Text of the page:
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If $D_\mu = \partial_\mu - ieA_\mu$ then the QED Lagrangian is invariant under $$A_\mu \to A_\mu + \frac{1}{e}\partial_\mu\alpha(x)$$ $$\psi \to e^{i\alpha(x)}\psi$$ However if $D_\mu = \partial_\mu -iA_\mu$, the transformation needed for $A_\mu$ is simpler: $$A_\mu \to A_\mu + \partial_\mu\alpha(x)$$

The lagrangian is still left invariant by this transformation.

What is the reason to add the electric charge to the definition of the gauge covariant derivative?

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  • $\begingroup$ Please do not leave answers in the comments -- particularly if you think the question isn't on-topic. Comments are for clarifying the question and not for discussion/answers. Thanks! $\endgroup$ – tpg2114 Aug 23 at 15:23
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The answers in the comments are gone and so in case someone else has the same question I will type it here but not accept the answer as it is mostly not my own.

Benefits of defining $D_\mu = \partial_\mu - i e A_\mu$ include:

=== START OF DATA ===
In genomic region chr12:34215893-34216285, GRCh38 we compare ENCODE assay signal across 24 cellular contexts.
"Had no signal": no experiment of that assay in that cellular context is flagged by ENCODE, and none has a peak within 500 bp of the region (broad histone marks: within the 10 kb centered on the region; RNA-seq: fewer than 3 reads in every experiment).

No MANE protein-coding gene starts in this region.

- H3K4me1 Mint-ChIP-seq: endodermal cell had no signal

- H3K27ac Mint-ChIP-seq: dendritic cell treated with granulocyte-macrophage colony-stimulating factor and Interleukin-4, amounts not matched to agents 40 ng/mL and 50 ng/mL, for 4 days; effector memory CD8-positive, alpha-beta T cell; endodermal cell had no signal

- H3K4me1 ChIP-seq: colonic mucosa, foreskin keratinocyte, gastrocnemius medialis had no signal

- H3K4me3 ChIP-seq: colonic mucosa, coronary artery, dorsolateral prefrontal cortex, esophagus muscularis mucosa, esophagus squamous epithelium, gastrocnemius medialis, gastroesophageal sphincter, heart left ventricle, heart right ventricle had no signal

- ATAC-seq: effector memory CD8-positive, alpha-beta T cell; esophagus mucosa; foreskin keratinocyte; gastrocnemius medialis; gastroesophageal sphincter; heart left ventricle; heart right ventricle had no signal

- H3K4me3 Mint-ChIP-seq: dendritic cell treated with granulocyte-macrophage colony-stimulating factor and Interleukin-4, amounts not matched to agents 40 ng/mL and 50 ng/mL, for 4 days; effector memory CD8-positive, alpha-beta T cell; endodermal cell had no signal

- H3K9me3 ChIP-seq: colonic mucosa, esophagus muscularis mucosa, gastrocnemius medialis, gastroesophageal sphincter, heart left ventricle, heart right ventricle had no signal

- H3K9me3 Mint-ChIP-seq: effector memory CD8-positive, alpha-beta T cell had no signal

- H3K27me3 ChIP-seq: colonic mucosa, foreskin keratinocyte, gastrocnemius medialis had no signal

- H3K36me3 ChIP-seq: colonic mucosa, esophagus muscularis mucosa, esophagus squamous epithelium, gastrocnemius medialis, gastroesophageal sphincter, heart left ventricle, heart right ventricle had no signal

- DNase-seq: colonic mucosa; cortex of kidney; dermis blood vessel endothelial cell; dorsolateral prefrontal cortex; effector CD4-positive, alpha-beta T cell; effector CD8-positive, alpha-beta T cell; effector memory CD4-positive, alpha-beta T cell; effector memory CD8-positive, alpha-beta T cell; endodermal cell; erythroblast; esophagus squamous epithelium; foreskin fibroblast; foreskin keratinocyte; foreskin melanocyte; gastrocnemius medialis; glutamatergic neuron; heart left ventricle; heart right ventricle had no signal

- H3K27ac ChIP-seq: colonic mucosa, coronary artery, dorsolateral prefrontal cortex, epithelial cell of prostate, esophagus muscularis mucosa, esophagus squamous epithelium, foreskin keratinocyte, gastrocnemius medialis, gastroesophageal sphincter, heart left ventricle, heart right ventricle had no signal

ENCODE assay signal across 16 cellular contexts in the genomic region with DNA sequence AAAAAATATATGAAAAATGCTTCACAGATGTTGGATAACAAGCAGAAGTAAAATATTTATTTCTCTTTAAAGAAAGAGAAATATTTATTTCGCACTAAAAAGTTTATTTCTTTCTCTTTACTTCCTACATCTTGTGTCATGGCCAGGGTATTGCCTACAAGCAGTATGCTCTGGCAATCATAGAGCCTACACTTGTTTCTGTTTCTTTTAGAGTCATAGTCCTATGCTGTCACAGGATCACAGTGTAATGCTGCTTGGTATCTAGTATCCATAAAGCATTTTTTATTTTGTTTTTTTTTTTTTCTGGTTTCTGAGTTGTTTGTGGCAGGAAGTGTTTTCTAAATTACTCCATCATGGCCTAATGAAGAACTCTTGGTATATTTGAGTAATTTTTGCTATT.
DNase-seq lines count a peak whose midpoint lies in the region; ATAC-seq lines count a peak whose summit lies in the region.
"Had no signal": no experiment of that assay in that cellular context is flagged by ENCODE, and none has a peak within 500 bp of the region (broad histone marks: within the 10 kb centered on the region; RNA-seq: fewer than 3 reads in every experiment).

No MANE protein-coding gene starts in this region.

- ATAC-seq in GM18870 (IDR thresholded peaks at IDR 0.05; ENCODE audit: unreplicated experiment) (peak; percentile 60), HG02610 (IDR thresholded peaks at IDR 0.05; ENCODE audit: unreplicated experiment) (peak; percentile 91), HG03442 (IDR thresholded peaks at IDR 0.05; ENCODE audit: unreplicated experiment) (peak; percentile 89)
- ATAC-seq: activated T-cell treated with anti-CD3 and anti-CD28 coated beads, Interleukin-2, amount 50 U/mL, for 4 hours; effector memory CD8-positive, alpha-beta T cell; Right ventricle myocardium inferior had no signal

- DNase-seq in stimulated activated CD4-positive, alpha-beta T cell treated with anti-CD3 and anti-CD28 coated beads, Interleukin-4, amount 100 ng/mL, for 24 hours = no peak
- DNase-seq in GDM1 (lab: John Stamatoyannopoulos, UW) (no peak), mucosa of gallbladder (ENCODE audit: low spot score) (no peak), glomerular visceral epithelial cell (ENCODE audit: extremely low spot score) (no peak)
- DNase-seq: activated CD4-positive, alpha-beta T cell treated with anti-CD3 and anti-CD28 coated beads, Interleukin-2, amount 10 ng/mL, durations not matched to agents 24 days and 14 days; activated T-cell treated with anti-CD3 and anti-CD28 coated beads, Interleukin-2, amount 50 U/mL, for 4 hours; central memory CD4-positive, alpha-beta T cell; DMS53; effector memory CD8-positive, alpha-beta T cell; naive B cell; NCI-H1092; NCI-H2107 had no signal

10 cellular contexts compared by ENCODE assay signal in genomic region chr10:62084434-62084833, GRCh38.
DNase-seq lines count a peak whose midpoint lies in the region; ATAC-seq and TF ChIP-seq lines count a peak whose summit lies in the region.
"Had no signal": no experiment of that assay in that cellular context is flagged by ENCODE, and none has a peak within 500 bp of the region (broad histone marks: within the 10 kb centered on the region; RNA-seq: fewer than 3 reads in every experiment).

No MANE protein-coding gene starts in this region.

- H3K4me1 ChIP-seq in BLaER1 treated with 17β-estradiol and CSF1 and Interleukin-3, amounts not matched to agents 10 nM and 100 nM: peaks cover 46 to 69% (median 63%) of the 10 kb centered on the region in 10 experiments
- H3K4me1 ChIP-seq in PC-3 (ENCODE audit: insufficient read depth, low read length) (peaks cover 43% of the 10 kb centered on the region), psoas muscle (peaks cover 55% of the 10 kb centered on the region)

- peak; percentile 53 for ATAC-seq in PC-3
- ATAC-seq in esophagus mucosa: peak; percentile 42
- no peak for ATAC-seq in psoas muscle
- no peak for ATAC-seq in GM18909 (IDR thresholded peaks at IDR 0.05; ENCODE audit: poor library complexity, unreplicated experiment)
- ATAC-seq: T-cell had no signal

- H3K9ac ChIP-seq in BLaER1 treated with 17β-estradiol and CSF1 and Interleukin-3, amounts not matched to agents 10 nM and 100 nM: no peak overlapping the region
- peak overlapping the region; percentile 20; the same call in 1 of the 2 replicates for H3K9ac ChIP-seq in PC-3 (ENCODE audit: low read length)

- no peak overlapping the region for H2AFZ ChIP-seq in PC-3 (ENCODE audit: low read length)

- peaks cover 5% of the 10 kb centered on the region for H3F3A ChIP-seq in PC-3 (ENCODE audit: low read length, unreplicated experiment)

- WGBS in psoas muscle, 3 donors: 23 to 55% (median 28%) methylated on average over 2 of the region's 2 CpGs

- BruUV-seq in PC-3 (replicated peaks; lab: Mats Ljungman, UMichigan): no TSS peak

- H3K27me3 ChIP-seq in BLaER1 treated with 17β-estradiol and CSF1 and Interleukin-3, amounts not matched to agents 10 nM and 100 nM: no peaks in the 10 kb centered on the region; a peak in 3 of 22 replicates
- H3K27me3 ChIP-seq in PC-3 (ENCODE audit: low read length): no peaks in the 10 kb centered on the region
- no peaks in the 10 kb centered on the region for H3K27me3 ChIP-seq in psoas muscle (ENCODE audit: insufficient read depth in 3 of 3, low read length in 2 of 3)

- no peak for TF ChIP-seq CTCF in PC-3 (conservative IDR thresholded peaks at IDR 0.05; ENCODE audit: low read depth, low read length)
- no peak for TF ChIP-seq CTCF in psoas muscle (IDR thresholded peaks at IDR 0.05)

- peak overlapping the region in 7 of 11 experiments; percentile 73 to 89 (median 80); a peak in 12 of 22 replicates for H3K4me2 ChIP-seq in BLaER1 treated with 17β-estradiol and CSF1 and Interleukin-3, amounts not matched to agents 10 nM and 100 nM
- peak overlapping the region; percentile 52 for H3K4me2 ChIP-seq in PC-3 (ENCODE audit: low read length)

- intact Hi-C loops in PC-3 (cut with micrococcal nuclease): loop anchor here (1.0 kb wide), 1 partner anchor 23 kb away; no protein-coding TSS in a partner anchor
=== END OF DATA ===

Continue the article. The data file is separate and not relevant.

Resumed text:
• The coupling constant between electron and photon $e$ is written explicitly
  • The conserved current becomes $j^\mu = e \bar{\psi}\gamma^\mu\psi$, which gives an electric charge operator proportional to $e * (Number\,\, Operator)$

The conventions with and without an explicit $e$ are both used: Without the $e$ in more abstract settings which do not require explicit calculation, and with the $e$ in (for example) phenomenology.

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In your QED Lagrangian you have $$ \mathcal{L} = \bar{\psi} ( i \gamma^{\mu} D_{\mu} - m ) \psi - \tfrac{1}{4} F_{\mu\nu} F^{\mu\nu} $$ where $F_{\mu\nu} = \partial_{\mu} A_{\nu} - \partial_{\nu} A_{\mu}$. The field $A_{\mu}$ are your photons, and the field $\psi$ are your electrons/positrons.

$\mathcal{L}$ tells you the rules for calculating things in QED. Focus on the following term in $\mathcal{L}$ $$ \bar{\psi} i \gamma^{\mu} D_{\mu} \psi = \bar{\psi} i \gamma^{\mu} ( \partial_{\mu} - i e A_{\mu})\psi = \bar{\psi} i \gamma^{\mu} \partial_{\mu} \psi + e\; \bar{\psi} \gamma^{\mu} A_{\mu} \psi $$ You see that there is now a combination of fields $e \bar{\psi} \gamma^{\mu} A_{\mu} \psi $ appearing. This describes how the photons and electrons interact with each other $\to$ so a way of thinking about why $e$ is there, is that it is a measure of how strong these particles interact with each other.

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  • $\begingroup$ I think you misinterpreted my question. I might rephrase it as, "why not define the covariant derivative without the electric charge?" $\endgroup$ – doublefelix Aug 22 at 19:37
  • $\begingroup$ I see, I think @AccidentalFourierTransform has the answer you want then. $\endgroup$ – Greg.Paul Aug 22 at 19:40

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